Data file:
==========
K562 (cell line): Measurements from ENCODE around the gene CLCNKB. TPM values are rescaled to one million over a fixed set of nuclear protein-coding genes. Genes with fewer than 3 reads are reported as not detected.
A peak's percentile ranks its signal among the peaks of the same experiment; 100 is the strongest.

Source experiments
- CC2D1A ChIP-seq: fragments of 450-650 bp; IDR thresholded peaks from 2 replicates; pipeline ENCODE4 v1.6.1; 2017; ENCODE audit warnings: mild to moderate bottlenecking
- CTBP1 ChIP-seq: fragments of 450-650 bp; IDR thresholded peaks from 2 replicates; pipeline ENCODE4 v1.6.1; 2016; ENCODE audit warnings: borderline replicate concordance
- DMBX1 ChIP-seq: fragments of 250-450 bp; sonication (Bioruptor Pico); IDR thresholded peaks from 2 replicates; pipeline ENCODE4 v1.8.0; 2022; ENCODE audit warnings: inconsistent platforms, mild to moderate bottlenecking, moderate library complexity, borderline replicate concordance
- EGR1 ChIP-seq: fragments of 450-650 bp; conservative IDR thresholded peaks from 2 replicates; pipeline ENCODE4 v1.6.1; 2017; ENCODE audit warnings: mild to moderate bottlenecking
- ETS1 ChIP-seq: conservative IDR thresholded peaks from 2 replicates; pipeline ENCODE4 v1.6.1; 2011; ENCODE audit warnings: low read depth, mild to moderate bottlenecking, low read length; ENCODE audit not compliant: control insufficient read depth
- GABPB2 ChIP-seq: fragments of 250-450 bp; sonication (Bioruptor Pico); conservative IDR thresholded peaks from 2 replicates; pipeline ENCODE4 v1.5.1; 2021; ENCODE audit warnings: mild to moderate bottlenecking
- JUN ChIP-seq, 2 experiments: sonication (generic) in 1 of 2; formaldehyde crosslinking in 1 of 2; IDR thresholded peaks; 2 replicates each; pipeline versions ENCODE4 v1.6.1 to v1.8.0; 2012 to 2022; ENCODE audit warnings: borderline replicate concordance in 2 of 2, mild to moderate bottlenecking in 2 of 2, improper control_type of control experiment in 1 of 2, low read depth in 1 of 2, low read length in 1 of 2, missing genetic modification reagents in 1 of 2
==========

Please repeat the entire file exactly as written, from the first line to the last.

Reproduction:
K562 (cell line): Measurements from ENCODE around the gene CLCNKB. TPM values are rescaled to one million over a fixed set of nuclear protein-coding genes. Genes with fewer than 3 reads are reported as not detected.
A peak's percentile ranks its signal among the peaks of the same experiment; 100 is the strongest.

Source experiments
- CC2D1A ChIP-seq: fragments of 450-650 bp; IDR thresholded peaks from 2 replicates; pipeline ENCODE4 v1.6.1; 2017; ENCODE audit warnings: mild to moderate bottlenecking
- CTBP1 ChIP-seq: fragments of 450-650 bp; IDR thresholded peaks from 2 replicates; pipeline ENCODE4 v1.6.1; 2016; ENCODE audit warnings: borderline replicate concordance
- DMBX1 ChIP-seq: fragments of 250-450 bp; sonication (Bioruptor Pico); IDR thresholded peaks from 2 replicates; pipeline ENCODE4 v1.8.0; 2022; ENCODE audit warnings: inconsistent platforms, mild to moderate bottlenecking, moderate library complexity, borderline replicate concordance
- EGR1 ChIP-seq: fragments of 450-650 bp; conservative IDR thresholded peaks from 2 replicates; pipeline ENCODE4 v1.6.1; 2017; ENCODE audit warnings: mild to moderate bottlenecking
- ETS1 ChIP-seq: conservative IDR thresholded peaks from 2 replicates; pipeline ENCODE4 v1.6.1; 2011; ENCODE audit warnings: low read depth, mild to moderate bottlenecking, low read length; ENCODE audit not compliant: control insufficient read depth
- GABPB2 ChIP-seq: fragments of 250-450 bp; sonication (Bioruptor Pico); conservative IDR thresholded peaks from 2 replicates; pipeline ENCODE4 v1.5.1; 2021; ENCODE audit warnings: mild to moderate bottlenecking
- JUN ChIP-seq, 2 experiments: sonication (generic) in 1 of 2; formaldehyde crosslinking in 1 of 2; IDR thresholded peaks; 2 replicates each; pipeline versions ENCODE4 v1.6.1 to v1.8.0; 2012 to 2022; ENCODE audit warnings: borderline replicate concordance in 2 of 2, mild to moderate bottlenecking in 2 of 2, improper control_type of control experiment in 1 of 2, low read depth in 1 of 2, low read length in 1 of 2, missing genetic modification reagents in 1 of 2